Accuracy in Media

Sharyl Attkisson has done it again. We have credited her for her excellent reporting on Operation Fast and Furious, the gunrunning operation in which Attorney General Eric Holder has been caught telling lies to Congress about what he knew and when he knew it. This has been one of the major scandals of the Obama administration that the mainstream media have largely ignored. But CBS News and in particular investigative reporter Sharyl Attkisson have done some groundbreaking reporting on this story, while the rest of the mainstream media have largely ignored it.

Today, on CBS This Morning, Attkisson reported on another major scandal of the Obama administration, though it is not exactly identified as such. Most have heard about Solyndra, the solar panel company that declared bankruptcy after receiving more than half a billion dollars in taxpayer funds though ample warning signs existed that should have prevented that boondoggle from taking place. But a key financier of the company was a top Obama campaign-cash bundler who had visited the White House on numerous occasions.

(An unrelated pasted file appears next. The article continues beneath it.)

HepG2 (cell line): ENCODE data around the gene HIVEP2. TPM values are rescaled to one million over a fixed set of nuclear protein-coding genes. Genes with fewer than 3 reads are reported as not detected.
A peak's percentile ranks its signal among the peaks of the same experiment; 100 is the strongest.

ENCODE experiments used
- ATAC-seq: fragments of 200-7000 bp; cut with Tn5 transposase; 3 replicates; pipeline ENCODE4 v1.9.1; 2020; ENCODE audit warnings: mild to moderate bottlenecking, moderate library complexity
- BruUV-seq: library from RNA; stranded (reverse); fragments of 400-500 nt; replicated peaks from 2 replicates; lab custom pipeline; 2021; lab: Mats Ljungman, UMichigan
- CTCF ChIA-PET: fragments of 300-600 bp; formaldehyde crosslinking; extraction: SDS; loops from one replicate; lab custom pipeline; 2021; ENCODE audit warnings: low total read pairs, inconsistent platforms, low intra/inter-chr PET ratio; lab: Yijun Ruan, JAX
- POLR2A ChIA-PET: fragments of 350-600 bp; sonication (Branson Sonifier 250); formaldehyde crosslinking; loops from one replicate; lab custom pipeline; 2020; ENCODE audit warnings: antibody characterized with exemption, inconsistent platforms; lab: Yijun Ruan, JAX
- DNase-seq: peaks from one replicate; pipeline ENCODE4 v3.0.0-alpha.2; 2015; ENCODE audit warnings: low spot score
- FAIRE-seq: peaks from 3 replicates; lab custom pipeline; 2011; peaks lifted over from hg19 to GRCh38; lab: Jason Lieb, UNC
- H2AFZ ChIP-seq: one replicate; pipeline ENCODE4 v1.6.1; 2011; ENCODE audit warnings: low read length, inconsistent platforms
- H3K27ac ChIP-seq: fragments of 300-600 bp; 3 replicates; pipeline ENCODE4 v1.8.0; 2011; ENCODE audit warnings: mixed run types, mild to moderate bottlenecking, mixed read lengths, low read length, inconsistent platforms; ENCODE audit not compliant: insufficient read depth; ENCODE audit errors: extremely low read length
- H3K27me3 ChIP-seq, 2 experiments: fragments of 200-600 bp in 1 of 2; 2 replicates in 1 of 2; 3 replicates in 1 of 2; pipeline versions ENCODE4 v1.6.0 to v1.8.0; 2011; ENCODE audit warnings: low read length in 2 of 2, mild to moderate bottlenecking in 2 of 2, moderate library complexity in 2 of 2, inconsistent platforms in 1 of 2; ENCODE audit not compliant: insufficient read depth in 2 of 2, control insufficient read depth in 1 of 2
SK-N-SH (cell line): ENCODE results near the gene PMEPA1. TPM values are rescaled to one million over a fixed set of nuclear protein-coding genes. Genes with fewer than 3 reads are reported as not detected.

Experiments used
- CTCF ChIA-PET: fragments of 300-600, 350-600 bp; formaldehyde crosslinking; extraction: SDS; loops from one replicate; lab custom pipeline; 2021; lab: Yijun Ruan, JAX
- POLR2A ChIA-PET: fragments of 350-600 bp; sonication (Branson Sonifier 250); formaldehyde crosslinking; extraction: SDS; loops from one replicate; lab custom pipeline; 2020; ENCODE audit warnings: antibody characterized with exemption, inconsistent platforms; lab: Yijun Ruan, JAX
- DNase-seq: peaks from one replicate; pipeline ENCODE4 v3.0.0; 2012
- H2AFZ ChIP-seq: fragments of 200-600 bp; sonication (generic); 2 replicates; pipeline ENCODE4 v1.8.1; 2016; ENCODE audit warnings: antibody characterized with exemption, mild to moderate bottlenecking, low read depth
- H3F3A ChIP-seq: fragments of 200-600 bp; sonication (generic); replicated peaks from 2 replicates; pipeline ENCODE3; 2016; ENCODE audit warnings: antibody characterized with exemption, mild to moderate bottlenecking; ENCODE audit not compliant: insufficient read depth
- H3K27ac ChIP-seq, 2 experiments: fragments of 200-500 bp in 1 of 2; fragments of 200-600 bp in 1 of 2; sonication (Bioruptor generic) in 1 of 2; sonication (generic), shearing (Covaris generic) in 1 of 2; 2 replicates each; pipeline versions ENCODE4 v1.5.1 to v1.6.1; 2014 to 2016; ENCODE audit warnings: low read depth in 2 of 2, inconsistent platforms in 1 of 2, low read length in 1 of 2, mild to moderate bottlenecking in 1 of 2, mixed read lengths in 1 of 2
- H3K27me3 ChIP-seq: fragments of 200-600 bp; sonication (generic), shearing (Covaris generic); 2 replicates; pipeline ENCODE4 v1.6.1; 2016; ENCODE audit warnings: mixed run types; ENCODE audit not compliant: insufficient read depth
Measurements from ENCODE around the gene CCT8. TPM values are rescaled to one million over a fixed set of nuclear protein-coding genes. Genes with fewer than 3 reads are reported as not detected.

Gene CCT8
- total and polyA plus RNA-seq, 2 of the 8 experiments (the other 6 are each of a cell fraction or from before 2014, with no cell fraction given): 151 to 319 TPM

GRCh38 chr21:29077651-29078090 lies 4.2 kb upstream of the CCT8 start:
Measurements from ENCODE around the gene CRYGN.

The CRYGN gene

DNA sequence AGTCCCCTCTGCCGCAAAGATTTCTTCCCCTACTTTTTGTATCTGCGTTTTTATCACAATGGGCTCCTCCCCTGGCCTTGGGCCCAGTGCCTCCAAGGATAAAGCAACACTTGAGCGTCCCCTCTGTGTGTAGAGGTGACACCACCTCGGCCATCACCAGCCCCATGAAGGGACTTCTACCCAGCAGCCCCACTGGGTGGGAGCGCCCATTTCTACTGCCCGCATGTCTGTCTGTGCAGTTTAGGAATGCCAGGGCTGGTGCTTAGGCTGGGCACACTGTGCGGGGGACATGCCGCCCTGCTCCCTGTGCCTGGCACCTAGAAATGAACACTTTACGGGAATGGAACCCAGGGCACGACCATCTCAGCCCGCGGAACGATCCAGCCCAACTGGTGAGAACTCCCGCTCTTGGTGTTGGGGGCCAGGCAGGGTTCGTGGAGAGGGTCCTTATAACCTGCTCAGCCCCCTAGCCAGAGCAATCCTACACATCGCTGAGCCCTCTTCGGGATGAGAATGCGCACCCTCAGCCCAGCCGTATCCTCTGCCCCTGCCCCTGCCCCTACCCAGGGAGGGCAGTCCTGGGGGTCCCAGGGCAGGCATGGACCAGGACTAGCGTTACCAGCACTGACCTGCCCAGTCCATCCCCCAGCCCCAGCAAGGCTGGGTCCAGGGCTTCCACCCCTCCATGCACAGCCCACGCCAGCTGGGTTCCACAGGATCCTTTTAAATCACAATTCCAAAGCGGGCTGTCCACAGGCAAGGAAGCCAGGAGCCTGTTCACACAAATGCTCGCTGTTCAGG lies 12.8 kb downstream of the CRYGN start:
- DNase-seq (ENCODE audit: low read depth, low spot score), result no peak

It turns out that:

CBS News counted 12 clean energy companies that are having trouble after collectively being approved for more than $6.5 billion in federal assistance. Five have filed for bankruptcy: The junk bond-rated Beacon, Evergreen Solar, SpectraWatt, AES’ subsidiary Eastern Energy and Solyndra.

Others are also struggling with potential problems. Nevada Geothermal — a home state project personally endorsed by Senate Majority Leader Harry Reid —  warns of multiple potential defaults in new SEC filings reviewed by CBS News. It was already having trouble paying the bills when it received $98.5 million in Energy Department loan guarantees.”

This is the kind of reporting, without fear or favor, that the networks should be doing on a regular basis.

And it is particularly instructive while the country is focused on how venture capitalists get involved with troubled companies to either turn them around, close them down, or restructure, yes, to make a profit in the process. The difference is that the decisions are based on economics rather than on promoting a political agenda or rewarding political cronies.

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